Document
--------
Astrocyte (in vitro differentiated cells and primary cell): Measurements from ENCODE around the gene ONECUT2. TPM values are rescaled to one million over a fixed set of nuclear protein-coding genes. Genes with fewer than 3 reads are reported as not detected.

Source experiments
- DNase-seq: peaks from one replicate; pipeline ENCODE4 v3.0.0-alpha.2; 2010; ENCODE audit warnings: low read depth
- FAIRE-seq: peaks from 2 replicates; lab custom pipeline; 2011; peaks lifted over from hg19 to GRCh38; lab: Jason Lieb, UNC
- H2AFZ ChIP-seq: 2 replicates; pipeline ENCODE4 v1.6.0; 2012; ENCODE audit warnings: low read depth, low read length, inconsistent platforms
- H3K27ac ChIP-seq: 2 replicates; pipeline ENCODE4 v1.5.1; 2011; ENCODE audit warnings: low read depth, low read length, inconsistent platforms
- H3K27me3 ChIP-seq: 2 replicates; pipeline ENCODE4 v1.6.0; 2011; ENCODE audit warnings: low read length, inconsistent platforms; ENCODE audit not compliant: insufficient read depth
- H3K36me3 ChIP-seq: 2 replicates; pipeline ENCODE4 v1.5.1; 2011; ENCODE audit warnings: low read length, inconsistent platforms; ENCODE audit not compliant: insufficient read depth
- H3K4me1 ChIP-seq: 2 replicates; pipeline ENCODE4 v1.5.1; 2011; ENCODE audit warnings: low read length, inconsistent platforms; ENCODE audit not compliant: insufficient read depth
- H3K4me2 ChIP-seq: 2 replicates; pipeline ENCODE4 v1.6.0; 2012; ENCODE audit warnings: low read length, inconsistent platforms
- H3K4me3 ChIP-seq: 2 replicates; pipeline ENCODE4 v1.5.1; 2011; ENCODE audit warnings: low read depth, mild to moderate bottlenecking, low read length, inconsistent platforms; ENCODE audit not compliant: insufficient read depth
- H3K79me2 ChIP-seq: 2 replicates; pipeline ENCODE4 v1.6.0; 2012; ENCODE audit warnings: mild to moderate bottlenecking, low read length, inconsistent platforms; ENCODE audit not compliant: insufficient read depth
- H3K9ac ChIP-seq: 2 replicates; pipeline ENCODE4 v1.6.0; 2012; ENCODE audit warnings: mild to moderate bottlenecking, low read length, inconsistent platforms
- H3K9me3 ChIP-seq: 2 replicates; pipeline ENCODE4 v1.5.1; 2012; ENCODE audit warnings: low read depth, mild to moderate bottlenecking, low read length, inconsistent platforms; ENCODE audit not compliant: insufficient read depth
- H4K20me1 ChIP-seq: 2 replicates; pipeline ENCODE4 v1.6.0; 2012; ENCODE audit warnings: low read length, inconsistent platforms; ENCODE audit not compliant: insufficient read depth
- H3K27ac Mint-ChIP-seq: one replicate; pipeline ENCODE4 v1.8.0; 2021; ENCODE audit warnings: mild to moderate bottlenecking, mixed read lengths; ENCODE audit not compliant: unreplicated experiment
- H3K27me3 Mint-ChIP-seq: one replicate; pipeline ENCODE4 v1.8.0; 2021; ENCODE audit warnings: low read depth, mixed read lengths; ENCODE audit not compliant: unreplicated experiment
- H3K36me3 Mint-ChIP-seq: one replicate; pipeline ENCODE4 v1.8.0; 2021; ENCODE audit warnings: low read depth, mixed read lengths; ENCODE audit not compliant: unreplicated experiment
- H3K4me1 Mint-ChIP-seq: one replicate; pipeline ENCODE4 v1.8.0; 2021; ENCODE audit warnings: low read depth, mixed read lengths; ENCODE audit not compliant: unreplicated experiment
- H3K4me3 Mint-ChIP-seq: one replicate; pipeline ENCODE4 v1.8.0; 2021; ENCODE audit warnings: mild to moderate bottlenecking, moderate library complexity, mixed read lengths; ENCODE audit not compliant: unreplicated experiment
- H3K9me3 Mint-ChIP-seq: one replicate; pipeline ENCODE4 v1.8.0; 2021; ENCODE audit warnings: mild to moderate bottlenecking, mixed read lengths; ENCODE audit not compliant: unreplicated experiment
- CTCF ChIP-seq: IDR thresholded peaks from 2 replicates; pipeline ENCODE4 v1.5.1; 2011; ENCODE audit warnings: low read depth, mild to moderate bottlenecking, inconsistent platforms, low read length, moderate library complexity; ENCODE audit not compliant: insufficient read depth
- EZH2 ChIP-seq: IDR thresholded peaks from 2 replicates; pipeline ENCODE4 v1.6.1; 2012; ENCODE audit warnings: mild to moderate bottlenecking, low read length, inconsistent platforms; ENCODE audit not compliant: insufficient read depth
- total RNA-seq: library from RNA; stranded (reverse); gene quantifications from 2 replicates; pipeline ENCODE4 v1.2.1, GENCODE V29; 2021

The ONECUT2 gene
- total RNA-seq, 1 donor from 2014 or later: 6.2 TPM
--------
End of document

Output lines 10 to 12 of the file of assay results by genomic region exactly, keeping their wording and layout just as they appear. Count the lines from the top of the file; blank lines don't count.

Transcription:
- H3K4me2 ChIP-seq: 2 replicates; pipeline ENCODE4 v1.6.0; 2012; ENCODE audit warnings: low read length, inconsistent platforms
- H3K4me3 ChIP-seq: 2 replicates; pipeline ENCODE4 v1.5.1; 2011; ENCODE audit warnings: low read depth, mild to moderate bottlenecking, low read length, inconsistent platforms; ENCODE audit not compliant: insufficient read depth
- H3K79me2 ChIP-seq: 2 replicates; pipeline ENCODE4 v1.6.0; 2012; ENCODE audit warnings: mild to moderate bottlenecking, low read length, inconsistent platforms; ENCODE audit not compliant: insufficient read depth